Over the past few months North Korea has been going through one of its bellicose, ultra-aggressive, much more demented than usual phases. No one knows when North Korea will do the almost inevitable and either implode or explode
If there's one thing the global financial crisis ought to teach us it is the extreme analytical difficulty of forecasting any big disruption in a well established pattern of relationships.The big problem for analysts of North Korea, as for economists before the outbreak of the global financial crisis, is that one day North Korea, like the world's banks, will change radically and suddenly. It will either explode, or collapse, or lurch into some grotesque new crisis.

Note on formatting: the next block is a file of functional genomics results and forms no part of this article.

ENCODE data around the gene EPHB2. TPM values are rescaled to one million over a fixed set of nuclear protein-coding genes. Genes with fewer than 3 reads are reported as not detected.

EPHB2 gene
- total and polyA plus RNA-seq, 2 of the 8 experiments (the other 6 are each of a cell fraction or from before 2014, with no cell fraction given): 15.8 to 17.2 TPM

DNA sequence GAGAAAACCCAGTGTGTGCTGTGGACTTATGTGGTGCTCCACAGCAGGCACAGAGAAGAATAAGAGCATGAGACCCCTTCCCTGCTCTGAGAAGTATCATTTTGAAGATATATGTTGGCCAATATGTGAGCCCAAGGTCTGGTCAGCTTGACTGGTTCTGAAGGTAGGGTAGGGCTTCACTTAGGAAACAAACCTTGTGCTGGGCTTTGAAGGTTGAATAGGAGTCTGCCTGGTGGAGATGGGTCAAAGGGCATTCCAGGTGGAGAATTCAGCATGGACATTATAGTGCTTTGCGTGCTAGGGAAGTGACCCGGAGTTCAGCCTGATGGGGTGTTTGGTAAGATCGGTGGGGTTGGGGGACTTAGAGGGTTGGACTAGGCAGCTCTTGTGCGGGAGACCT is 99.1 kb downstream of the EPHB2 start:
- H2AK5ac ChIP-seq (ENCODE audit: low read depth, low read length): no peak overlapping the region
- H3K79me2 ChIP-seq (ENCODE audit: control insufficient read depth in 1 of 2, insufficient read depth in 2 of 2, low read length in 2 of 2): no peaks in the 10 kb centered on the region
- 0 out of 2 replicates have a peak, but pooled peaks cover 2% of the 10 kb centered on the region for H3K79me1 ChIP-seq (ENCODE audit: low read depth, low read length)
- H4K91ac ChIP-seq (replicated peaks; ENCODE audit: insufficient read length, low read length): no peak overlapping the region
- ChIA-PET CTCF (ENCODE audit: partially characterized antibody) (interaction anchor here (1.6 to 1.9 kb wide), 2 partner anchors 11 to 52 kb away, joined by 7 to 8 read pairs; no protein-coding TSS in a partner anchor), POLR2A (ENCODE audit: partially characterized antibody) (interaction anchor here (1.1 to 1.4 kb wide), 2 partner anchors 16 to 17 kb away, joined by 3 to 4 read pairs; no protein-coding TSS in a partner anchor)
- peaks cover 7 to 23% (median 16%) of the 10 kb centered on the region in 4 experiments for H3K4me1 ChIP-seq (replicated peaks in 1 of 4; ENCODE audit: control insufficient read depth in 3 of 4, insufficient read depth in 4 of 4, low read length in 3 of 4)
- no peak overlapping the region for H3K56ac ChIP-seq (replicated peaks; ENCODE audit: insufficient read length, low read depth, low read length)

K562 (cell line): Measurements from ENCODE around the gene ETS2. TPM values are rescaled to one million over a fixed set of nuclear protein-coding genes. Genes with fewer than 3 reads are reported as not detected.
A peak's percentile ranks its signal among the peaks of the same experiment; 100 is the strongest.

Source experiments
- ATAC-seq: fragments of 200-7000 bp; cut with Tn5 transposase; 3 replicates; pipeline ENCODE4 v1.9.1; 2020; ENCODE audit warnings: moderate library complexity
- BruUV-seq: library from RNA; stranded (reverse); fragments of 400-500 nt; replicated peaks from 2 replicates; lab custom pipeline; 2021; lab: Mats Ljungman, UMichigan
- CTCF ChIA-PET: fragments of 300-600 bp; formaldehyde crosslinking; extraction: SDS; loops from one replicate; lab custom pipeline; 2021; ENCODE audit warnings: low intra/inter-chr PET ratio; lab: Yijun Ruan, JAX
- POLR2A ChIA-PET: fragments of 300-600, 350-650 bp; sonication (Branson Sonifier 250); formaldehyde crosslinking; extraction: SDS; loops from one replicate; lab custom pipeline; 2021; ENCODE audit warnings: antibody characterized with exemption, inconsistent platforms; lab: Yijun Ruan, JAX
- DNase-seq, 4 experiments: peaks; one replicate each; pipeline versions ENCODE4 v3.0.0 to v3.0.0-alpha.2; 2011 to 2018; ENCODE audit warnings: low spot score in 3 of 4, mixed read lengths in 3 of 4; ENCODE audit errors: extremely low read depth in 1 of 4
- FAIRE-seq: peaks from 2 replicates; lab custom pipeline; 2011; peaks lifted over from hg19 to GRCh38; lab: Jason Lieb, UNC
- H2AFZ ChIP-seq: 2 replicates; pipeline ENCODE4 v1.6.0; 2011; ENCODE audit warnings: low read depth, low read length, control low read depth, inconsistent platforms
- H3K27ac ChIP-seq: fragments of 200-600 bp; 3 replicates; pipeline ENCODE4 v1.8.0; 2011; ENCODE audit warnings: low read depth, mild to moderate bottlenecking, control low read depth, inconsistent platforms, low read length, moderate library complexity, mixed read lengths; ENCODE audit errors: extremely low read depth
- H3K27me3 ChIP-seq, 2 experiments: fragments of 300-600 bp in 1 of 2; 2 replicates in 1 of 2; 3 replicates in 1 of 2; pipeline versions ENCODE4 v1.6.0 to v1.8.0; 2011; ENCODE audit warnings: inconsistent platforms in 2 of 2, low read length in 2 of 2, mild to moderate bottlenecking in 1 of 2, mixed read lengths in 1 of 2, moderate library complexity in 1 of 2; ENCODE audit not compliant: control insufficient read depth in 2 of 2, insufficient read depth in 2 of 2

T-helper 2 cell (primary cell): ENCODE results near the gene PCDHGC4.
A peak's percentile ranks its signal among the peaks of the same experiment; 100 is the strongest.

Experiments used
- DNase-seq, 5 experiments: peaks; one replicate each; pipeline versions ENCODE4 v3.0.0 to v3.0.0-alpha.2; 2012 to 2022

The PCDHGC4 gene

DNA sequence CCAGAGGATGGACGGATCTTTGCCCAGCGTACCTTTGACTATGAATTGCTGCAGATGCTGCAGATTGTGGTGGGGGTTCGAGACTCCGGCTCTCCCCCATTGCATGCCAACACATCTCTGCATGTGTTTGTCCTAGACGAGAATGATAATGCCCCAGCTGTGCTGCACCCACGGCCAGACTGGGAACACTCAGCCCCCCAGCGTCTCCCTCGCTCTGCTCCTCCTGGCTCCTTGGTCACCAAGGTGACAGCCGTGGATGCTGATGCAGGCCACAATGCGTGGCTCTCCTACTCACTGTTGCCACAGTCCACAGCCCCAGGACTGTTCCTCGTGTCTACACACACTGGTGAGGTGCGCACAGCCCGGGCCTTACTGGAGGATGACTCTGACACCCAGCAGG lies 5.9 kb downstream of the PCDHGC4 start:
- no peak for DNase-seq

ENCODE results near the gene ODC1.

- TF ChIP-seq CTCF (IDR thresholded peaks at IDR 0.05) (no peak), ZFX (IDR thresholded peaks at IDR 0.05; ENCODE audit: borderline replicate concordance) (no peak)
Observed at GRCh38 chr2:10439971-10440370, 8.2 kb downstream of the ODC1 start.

South Korean President Lee Myung-bak 's electorate will judge him primarily on how he deals with the economic crisis. But he is also expected to manage the demented regime in North Korea in such a way that it doesn't disturb South Korea's peaceful and prosperous life.
The South Korean attitude to North Korea is in some respects similar to Israel's attitude to the Palestinians. They know the problems of their neighbors must be solved one day. But it seems impossible to design incentives and disincentives that have any effect. So, apart from taking necessary security measures, they try to ignore the security challenge across the border.
[Excerpted from The Australian]